DANVILLE -- Transforming the village of Sintaro, Ethiopia, more than 7,000 miles from Danville, and helping the people and children transform their lives is a daunting task that has been taken on by members of Community Presbyterian Church.
To help fund this long-term project, CPC is hosting an Art Benefit Bash from 6 to 10 p.m. Saturday at the Danville Veterans Hall. Several Bay Area artists have donated items for the event, including Lin Teichman, whose work is displayed at Blackhawk Gallery. Notable artist James Gayles, an Emmy award-winner from Oakland, will paint live. Other artists who have donated to the event's auction live and work in the greater Bay Area, Santa Cruz and San Luis Obispo.
Inspired by an impactful sermon series based on the "The Hole in Our Gospel" book written by Richard Stearns, it led Dr. Steven Wells, a CPC member and longtime Danville resident to Cap Haitien, Haiti, in 2013.
Performing surgeries from dawn until dusk with several other medical professionals, Wells acted on his desire to serve another country's underprivileged. "This was an amazing trip and led to a strong desire to do more with my time and my occupational talent," he said.
About that same time, the CPC congregation embarked on a seven-year sustained commitment to the small village of Sintaro, located six hours south of Addis Ababa, Ethiopia. Partners with Hope Enterprises, an Ethiopian voluntary organization founded in 1971, CPC's goals are auspicious: to improve the physical, educational, economic, relational and spiritual life of the village.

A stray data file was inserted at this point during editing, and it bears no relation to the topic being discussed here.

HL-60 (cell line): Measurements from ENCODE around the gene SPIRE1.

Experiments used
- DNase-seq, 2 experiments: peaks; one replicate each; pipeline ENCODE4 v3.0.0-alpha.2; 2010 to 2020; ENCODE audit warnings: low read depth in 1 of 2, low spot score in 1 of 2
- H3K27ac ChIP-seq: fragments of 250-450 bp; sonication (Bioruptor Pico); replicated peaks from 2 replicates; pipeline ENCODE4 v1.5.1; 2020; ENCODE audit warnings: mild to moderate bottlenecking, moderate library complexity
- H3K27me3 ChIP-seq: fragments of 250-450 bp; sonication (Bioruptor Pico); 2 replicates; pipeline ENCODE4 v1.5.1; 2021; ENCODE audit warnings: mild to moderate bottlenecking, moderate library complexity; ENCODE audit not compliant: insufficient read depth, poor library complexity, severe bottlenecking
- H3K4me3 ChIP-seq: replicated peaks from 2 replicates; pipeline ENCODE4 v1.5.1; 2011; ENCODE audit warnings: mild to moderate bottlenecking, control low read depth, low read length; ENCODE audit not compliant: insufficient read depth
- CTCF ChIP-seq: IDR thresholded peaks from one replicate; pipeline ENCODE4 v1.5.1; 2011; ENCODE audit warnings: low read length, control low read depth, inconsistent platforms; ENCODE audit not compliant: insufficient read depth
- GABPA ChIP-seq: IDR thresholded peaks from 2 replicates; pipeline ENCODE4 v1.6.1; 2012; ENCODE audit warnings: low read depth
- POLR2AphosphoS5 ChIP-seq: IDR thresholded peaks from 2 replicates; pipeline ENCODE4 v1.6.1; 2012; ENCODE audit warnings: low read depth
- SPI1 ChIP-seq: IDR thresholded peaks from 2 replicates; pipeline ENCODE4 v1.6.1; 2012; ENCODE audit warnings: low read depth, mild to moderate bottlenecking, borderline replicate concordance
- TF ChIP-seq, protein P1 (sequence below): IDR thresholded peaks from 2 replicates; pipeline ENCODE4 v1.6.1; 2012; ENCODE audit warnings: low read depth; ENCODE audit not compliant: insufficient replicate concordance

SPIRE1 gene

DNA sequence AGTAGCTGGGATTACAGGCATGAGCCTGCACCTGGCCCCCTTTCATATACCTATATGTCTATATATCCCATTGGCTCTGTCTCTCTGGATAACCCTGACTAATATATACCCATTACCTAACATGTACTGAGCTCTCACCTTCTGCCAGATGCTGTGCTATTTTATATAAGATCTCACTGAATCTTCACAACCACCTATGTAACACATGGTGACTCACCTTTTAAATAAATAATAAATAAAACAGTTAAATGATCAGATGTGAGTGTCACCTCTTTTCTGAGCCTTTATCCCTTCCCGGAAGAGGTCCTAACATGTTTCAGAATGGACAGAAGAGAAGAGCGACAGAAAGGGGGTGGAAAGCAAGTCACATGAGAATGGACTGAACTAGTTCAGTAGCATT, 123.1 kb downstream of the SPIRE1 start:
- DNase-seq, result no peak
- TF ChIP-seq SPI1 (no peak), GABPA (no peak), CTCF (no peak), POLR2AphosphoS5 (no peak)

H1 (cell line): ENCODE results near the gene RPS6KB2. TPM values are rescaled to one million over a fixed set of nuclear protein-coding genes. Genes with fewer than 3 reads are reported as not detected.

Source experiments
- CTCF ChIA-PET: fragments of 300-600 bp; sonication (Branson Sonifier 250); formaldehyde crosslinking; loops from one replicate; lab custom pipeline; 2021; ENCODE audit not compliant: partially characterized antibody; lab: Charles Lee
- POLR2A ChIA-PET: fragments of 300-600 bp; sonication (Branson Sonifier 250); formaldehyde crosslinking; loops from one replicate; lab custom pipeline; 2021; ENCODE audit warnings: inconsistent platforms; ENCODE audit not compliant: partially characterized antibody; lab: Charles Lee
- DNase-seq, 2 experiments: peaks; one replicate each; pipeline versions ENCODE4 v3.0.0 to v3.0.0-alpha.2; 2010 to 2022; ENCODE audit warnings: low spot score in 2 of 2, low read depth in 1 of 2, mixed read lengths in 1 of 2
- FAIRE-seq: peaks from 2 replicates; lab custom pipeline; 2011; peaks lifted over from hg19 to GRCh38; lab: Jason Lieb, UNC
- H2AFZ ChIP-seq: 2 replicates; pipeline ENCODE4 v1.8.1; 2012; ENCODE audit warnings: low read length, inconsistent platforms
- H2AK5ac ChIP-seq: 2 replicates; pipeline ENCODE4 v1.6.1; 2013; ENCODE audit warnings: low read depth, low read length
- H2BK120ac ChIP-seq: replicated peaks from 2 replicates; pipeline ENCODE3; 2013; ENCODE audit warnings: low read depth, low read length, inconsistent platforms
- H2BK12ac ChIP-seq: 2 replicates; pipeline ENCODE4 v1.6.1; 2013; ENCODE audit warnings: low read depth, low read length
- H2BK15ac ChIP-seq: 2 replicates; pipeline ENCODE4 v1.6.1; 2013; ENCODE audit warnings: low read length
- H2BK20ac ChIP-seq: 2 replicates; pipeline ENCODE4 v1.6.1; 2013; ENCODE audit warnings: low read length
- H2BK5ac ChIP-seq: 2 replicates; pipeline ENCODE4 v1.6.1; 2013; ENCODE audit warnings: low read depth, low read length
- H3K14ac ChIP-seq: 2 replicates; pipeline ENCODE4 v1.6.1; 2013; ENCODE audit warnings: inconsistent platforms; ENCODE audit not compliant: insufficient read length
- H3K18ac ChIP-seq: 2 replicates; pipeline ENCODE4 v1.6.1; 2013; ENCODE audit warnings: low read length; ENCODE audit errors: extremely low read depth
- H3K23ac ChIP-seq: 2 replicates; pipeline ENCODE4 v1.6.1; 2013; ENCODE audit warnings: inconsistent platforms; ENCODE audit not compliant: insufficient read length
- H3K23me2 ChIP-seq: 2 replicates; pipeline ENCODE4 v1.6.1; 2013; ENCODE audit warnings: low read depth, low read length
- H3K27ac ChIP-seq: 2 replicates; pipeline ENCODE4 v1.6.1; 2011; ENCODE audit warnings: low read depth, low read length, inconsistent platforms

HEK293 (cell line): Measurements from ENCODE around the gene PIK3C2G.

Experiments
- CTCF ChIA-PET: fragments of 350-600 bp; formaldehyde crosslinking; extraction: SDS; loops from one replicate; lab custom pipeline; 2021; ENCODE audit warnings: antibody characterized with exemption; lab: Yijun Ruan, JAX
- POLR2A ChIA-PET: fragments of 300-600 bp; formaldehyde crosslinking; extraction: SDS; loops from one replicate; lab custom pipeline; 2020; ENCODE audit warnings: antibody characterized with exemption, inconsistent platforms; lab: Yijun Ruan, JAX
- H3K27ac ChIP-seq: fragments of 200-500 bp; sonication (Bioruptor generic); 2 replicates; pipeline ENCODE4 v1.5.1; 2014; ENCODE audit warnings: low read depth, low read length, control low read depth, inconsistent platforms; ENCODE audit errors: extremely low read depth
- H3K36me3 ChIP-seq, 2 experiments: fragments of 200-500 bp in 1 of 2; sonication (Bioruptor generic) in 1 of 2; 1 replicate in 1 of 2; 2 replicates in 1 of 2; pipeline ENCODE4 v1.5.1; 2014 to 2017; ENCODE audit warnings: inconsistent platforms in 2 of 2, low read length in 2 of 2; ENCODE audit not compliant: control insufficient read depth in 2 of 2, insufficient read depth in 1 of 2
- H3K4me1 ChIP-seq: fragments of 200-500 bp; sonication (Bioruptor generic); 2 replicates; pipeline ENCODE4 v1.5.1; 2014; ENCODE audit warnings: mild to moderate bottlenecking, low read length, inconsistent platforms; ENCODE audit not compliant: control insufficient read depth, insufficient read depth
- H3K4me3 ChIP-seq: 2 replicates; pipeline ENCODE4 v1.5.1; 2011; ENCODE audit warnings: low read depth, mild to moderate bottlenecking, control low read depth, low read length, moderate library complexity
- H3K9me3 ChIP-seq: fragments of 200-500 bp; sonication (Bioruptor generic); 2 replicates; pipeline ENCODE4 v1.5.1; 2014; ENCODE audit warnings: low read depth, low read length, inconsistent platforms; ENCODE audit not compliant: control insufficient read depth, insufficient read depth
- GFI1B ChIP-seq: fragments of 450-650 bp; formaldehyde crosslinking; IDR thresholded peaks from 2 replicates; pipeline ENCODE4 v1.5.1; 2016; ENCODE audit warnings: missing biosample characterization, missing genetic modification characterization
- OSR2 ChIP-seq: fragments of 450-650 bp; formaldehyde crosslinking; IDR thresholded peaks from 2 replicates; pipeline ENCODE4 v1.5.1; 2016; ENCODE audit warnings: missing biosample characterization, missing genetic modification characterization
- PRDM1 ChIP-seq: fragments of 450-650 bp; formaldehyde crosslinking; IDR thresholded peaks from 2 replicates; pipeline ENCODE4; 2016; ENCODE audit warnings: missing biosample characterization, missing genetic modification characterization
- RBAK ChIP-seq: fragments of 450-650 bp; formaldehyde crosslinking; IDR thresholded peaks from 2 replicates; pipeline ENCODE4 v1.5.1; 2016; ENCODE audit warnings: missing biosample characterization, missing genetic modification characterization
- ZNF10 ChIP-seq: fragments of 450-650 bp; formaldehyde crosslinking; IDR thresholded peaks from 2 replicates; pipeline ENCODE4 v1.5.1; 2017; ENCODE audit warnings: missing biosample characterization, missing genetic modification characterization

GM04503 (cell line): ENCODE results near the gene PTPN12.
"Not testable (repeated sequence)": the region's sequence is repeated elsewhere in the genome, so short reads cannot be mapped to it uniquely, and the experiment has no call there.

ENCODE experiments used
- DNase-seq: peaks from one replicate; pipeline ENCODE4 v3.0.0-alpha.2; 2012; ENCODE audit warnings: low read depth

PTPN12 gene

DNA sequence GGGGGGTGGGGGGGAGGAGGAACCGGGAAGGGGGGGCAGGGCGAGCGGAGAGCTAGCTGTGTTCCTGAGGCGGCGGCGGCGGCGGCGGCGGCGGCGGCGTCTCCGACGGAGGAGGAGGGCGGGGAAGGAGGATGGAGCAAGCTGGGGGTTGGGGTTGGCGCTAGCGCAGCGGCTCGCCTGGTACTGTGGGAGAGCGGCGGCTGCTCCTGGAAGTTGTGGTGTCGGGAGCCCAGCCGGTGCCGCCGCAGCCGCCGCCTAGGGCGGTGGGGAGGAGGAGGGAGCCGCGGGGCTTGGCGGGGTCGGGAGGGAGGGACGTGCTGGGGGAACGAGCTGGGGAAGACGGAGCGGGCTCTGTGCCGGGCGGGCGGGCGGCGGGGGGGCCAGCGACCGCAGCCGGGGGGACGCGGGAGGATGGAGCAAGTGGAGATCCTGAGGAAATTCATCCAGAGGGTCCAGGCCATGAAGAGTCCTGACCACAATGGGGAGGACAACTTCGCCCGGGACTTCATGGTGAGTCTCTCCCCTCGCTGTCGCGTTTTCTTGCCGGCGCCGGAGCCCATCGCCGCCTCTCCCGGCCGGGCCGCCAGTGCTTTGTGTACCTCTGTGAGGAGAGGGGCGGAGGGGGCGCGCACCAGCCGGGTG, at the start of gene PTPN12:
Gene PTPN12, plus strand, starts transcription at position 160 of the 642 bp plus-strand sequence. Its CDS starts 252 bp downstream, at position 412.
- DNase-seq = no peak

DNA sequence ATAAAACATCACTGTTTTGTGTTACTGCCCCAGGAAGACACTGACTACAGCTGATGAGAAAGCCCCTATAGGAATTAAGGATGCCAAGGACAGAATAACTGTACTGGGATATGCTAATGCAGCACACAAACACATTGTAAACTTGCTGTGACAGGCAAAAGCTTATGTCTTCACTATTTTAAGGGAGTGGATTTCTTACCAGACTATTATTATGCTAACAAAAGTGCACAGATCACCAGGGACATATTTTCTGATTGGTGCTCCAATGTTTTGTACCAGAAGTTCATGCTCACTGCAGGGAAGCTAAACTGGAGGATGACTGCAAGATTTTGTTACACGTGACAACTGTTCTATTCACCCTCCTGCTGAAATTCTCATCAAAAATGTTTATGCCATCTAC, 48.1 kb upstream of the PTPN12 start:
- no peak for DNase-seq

The project includes the building of a well, a school serving K-4 (of the poorest children), sanitation and hygiene education, medical clinics and eventually extra classes serving fifth through eighth grades (see http://sintarovillage2020.com). Having been an educator for more than 35 years, Jan Brunkel, administrator and teacher at San Ramon Valley Christian Academy and also a CPC member, made her first trip to Sintaro in October.
"Spending time with these beautiful people, who have so little, touched my heart," Brunkel said.
Also inspired by the CPC sermon series, Brunkel put her words into action. "I had the great privilege of teaching a lesson to the children, hearing them sing and recite their ABCs."
Brunkel's team spent several days in the village visiting the huts, talking and sharing with the children and families and searching for a site to dig a well.
Dr. Wells and his youngest daughter, Katie, traveled to Sintaro this past February with several Danville physicians, nurses and fellow CPC members. After setting up a medical clinic, they were able to treat about 700 patients, seeing illnesses rarely, if ever, seen in the United States.
"My personal goals were to provide immediate medical treatment for acute, 'solvable' problems, gain the trust of the villagers and seek out how we can help the people improve access to their government's limited medical care," Wells said.
Considering the challenges Sintaro people face in their own lives and the future of their children, CPC members want to help these people help themselves.
"Their understanding of disease, nutrition and general health is minimal at best," Wells said.
"They do understand the importance of education and look at it as a way for future generations to escape poverty." Wells cannot wait to go again, "The people are so gracious and filled with hope. We want them to be successful Ethiopians."
WHAT: Community Presbyterian Church's Art Benefit Bash. Proceeds will help fund a well, community center and the ongoing school project serving the Sintaro village in Ethiopia
WHEN: 6 to 10 p.m. Saturday
WHERE: Danville Veterans Hall.
TICKETS: $75 apiece or $125 for a couple. Donations and an art preview can be found at http://www.sintaroartbash.com.